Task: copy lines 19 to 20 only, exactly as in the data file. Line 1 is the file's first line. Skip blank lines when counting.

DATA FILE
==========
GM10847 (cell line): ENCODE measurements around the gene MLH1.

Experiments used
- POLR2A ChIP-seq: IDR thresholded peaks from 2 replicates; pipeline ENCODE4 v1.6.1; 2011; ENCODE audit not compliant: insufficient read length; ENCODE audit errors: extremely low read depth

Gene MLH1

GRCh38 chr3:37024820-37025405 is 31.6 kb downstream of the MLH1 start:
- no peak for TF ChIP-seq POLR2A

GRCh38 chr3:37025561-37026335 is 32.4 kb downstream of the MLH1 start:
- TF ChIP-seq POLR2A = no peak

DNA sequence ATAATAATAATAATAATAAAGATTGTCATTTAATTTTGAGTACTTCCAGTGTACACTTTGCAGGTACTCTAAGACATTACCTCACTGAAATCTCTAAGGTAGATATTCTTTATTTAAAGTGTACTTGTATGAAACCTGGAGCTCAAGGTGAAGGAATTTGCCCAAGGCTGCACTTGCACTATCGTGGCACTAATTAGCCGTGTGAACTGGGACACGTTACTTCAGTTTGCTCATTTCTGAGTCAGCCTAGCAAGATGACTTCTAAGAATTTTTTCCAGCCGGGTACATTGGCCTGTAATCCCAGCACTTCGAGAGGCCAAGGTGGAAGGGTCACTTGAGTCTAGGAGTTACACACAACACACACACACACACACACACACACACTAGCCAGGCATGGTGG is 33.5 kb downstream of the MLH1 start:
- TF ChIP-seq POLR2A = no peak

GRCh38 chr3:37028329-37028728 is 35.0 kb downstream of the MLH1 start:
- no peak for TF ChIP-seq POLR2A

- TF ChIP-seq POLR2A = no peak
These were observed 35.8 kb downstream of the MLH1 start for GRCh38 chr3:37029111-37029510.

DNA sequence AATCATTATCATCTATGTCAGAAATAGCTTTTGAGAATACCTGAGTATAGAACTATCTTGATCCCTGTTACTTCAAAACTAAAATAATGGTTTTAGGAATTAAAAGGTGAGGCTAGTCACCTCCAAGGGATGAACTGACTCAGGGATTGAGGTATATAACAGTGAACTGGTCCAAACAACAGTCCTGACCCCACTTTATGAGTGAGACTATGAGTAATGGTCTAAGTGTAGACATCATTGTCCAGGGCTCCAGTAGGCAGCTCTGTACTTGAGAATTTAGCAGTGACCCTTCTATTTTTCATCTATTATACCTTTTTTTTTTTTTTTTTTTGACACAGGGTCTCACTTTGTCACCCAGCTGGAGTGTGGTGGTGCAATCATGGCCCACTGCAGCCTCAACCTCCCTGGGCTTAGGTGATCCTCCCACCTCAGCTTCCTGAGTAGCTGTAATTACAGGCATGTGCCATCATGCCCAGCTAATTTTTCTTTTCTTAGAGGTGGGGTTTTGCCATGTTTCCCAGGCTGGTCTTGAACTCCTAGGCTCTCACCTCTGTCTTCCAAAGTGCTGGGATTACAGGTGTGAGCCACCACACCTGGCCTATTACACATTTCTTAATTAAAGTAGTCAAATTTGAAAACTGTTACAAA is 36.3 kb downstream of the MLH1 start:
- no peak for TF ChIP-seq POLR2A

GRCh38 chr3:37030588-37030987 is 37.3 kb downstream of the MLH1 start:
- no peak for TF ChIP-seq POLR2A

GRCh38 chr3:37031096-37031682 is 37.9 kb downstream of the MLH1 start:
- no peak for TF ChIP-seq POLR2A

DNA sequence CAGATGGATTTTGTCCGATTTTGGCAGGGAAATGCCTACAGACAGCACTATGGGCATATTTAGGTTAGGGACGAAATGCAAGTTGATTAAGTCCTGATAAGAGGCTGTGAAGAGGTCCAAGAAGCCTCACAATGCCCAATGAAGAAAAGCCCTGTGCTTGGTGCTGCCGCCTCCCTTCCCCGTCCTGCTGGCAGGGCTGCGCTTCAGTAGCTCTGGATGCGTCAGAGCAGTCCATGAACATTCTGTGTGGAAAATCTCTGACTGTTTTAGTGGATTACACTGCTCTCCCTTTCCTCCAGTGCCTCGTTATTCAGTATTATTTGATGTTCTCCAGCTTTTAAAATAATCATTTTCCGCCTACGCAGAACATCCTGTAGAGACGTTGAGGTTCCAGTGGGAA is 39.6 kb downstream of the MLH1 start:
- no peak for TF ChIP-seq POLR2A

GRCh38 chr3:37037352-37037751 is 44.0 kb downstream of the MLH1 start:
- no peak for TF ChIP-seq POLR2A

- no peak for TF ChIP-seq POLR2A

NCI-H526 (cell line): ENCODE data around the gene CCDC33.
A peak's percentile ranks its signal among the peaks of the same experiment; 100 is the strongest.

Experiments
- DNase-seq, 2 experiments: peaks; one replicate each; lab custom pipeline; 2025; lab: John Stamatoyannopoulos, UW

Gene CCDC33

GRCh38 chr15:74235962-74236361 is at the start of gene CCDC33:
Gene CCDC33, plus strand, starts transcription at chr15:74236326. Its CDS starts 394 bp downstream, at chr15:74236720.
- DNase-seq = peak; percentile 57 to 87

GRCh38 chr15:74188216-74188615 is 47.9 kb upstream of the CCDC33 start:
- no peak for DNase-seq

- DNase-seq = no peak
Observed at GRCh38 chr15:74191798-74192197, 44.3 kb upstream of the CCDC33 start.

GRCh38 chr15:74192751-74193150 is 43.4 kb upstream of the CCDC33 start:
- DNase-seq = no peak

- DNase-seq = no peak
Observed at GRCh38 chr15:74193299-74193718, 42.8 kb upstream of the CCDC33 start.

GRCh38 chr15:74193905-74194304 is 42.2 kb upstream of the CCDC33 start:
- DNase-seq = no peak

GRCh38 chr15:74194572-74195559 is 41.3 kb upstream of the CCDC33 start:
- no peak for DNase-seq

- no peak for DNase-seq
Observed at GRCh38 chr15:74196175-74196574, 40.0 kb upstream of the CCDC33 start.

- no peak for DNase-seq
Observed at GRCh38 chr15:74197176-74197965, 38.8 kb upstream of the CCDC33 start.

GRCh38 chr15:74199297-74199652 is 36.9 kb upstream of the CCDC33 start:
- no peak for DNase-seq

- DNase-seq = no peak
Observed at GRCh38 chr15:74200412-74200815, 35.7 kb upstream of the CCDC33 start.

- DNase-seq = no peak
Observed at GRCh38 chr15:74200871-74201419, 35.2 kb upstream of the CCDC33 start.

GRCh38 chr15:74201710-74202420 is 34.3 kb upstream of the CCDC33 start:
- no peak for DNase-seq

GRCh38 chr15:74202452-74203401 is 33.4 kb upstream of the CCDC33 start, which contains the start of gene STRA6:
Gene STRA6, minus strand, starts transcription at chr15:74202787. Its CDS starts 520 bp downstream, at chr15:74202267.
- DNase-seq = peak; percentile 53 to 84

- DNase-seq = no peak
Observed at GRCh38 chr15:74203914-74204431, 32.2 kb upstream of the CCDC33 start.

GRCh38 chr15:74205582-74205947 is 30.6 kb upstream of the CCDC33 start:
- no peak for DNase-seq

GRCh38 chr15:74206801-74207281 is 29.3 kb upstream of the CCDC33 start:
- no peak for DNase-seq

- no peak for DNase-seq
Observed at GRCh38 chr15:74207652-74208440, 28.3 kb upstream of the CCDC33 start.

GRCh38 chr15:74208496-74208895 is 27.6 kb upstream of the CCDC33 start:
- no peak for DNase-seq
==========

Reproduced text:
GRCh38 chr3:37031096-37031682 is 37.9 kb downstream of the MLH1 start:
- no peak for TF ChIP-seq POLR2A